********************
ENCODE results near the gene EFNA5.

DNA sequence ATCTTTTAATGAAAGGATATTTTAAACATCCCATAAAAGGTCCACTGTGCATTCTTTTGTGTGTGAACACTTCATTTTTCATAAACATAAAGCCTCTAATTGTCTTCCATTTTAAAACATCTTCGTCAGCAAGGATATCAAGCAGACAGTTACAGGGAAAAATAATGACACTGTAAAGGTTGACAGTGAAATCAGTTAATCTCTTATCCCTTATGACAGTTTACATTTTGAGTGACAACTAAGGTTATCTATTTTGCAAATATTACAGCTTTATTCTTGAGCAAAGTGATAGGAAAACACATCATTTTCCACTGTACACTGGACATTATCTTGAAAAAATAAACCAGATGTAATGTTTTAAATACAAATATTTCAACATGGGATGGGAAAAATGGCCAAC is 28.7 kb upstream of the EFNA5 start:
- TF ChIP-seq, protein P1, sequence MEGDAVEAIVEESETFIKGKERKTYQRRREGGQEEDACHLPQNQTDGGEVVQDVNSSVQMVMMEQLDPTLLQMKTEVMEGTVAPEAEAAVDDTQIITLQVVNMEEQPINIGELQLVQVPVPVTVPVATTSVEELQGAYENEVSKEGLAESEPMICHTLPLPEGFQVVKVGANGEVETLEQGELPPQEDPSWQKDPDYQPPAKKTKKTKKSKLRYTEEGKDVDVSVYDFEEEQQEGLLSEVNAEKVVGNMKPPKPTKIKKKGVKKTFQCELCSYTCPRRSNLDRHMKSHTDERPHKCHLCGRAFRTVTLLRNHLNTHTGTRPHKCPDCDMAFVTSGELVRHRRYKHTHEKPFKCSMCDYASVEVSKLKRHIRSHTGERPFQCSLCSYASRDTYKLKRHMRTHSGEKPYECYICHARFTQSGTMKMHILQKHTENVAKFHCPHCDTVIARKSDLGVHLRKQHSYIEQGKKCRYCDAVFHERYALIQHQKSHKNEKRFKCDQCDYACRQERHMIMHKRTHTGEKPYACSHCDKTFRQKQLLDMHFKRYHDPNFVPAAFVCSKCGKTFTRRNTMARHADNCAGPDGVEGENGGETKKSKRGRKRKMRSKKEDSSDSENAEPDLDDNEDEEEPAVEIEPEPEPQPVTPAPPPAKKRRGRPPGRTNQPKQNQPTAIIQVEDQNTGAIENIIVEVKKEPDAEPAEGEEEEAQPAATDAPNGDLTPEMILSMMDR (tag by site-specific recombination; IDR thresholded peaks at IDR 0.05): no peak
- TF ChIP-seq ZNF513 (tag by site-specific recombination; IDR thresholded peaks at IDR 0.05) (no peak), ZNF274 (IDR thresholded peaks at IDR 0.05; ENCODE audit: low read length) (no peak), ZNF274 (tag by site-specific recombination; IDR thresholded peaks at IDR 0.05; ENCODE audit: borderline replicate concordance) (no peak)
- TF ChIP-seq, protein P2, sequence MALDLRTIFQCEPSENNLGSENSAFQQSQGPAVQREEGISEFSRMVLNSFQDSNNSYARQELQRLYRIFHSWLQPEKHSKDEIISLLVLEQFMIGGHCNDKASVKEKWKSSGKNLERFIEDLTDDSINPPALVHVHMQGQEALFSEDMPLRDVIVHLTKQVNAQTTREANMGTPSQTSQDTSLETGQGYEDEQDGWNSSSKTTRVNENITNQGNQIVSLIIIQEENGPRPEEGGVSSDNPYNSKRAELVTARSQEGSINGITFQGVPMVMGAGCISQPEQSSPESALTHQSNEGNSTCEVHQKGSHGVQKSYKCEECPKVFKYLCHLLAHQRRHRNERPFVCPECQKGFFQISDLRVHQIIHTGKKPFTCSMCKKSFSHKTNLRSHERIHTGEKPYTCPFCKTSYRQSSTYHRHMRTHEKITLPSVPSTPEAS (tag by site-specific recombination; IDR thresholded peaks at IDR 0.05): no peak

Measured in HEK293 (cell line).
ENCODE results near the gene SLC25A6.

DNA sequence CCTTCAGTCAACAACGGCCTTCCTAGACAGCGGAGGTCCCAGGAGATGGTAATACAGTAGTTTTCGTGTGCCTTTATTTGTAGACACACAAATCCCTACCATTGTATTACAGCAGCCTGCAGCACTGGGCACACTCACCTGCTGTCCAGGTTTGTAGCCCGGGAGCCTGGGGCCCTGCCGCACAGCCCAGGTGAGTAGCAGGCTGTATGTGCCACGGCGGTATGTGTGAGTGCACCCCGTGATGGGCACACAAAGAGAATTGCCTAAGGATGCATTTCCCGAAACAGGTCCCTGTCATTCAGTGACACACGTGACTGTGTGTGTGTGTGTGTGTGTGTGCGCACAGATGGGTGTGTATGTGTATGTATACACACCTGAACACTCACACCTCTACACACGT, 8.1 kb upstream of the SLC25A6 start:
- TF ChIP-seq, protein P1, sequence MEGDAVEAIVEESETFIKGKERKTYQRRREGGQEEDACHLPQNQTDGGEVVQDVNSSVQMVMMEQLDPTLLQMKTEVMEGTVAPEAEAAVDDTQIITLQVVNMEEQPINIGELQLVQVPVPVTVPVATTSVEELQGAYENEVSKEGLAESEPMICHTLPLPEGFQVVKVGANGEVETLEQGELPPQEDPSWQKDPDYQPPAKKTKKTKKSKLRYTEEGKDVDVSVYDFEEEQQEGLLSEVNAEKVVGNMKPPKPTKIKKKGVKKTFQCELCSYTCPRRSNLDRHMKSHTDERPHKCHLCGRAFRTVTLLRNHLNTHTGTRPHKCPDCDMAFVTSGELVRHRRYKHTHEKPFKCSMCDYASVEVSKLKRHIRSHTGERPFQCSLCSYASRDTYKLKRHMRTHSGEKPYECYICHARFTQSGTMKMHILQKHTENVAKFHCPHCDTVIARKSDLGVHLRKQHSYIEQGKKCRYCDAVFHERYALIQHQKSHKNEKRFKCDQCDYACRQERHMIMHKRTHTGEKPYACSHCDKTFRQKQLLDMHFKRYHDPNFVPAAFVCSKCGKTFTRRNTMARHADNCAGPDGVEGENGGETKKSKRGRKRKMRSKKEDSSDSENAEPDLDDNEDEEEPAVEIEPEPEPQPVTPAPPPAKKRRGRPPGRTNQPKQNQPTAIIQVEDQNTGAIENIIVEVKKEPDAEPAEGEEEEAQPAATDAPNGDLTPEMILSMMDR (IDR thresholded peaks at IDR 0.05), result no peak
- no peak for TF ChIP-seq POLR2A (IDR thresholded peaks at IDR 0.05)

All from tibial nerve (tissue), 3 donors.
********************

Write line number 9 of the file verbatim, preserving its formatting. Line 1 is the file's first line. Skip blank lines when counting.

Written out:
- TF ChIP-seq, protein P1, sequence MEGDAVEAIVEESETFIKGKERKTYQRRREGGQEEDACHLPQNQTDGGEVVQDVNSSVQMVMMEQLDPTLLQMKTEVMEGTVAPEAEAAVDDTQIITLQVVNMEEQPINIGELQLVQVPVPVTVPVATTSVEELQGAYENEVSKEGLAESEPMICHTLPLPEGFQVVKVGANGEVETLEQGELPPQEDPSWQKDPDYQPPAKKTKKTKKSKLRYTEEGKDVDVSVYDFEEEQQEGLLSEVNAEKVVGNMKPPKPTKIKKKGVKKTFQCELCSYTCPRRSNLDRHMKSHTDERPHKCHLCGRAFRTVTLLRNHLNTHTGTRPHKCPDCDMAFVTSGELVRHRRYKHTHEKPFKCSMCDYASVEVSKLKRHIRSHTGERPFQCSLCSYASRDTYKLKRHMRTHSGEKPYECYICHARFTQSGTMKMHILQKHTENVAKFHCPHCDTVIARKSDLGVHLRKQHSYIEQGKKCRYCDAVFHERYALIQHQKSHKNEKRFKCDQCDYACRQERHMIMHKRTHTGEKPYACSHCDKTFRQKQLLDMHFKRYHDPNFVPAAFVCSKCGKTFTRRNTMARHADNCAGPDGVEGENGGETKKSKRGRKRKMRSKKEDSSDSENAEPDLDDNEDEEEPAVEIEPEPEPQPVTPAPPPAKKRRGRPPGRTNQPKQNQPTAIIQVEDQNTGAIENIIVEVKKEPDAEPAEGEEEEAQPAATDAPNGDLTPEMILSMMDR (IDR thresholded peaks at IDR 0.05), result no peak